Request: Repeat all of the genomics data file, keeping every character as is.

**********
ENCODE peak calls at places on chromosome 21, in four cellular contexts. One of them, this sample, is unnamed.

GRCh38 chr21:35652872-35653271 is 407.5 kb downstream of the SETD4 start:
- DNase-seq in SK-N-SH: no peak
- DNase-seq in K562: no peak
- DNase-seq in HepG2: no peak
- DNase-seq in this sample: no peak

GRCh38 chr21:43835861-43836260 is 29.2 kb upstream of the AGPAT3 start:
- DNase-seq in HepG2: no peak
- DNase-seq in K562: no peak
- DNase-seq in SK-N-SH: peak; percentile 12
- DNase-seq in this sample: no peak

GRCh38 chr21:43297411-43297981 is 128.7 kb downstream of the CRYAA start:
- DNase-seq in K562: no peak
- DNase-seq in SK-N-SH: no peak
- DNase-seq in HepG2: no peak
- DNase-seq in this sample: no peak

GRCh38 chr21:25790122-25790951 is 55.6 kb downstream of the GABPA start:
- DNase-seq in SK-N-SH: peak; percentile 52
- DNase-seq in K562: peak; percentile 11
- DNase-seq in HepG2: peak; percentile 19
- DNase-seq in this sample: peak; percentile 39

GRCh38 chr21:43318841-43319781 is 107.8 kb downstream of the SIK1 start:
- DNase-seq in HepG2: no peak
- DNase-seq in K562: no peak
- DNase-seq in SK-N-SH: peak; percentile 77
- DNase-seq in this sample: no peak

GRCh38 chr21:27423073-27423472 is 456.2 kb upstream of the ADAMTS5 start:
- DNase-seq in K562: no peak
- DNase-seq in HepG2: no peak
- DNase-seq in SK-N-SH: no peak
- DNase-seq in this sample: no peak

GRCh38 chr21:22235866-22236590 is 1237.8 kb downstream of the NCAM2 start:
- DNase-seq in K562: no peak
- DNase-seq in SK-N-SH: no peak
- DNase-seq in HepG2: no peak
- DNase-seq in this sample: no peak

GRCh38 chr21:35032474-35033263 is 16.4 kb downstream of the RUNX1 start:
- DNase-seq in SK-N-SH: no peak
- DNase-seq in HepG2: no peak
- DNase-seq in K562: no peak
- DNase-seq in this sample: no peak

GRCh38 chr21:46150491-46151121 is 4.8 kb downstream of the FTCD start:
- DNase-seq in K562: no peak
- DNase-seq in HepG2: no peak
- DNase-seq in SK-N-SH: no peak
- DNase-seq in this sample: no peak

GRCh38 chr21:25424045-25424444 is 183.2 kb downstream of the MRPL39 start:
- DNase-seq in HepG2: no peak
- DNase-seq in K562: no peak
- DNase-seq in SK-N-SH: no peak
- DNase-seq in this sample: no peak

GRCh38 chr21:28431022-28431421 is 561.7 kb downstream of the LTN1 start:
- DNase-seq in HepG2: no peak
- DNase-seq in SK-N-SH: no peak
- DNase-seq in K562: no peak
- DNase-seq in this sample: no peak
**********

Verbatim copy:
ENCODE peak calls at places on chromosome 21, in four cellular contexts. One of them, this sample, is unnamed.

GRCh38 chr21:35652872-35653271 is 407.5 kb downstream of the SETD4 start:
- DNase-seq in SK-N-SH: no peak
- DNase-seq in K562: no peak
- DNase-seq in HepG2: no peak
- DNase-seq in this sample: no peak

GRCh38 chr21:43835861-43836260 is 29.2 kb upstream of the AGPAT3 start:
- DNase-seq in HepG2: no peak
- DNase-seq in K562: no peak
- DNase-seq in SK-N-SH: peak; percentile 12
- DNase-seq in this sample: no peak

GRCh38 chr21:43297411-43297981 is 128.7 kb downstream of the CRYAA start:
- DNase-seq in K562: no peak
- DNase-seq in SK-N-SH: no peak
- DNase-seq in HepG2: no peak
- DNase-seq in this sample: no peak

GRCh38 chr21:25790122-25790951 is 55.6 kb downstream of the GABPA start:
- DNase-seq in SK-N-SH: peak; percentile 52
- DNase-seq in K562: peak; percentile 11
- DNase-seq in HepG2: peak; percentile 19
- DNase-seq in this sample: peak; percentile 39

GRCh38 chr21:43318841-43319781 is 107.8 kb downstream of the SIK1 start:
- DNase-seq in HepG2: no peak
- DNase-seq in K562: no peak
- DNase-seq in SK-N-SH: peak; percentile 77
- DNase-seq in this sample: no peak

GRCh38 chr21:27423073-27423472 is 456.2 kb upstream of the ADAMTS5 start:
- DNase-seq in K562: no peak
- DNase-seq in HepG2: no peak
- DNase-seq in SK-N-SH: no peak
- DNase-seq in this sample: no peak

GRCh38 chr21:22235866-22236590 is 1237.8 kb downstream of the NCAM2 start:
- DNase-seq in K562: no peak
- DNase-seq in SK-N-SH: no peak
- DNase-seq in HepG2: no peak
- DNase-seq in this sample: no peak

GRCh38 chr21:35032474-35033263 is 16.4 kb downstream of the RUNX1 start:
- DNase-seq in SK-N-SH: no peak
- DNase-seq in HepG2: no peak
- DNase-seq in K562: no peak
- DNase-seq in this sample: no peak

GRCh38 chr21:46150491-46151121 is 4.8 kb downstream of the FTCD start:
- DNase-seq in K562: no peak
- DNase-seq in HepG2: no peak
- DNase-seq in SK-N-SH: no peak
- DNase-seq in this sample: no peak

GRCh38 chr21:25424045-25424444 is 183.2 kb downstream of the MRPL39 start:
- DNase-seq in HepG2: no peak
- DNase-seq in K562: no peak
- DNase-seq in SK-N-SH: no peak
- DNase-seq in this sample: no peak

GRCh38 chr21:28431022-28431421 is 561.7 kb downstream of the LTN1 start:
- DNase-seq in HepG2: no peak
- DNase-seq in SK-N-SH: no peak
- DNase-seq in K562: no peak
- DNase-seq in this sample: no peak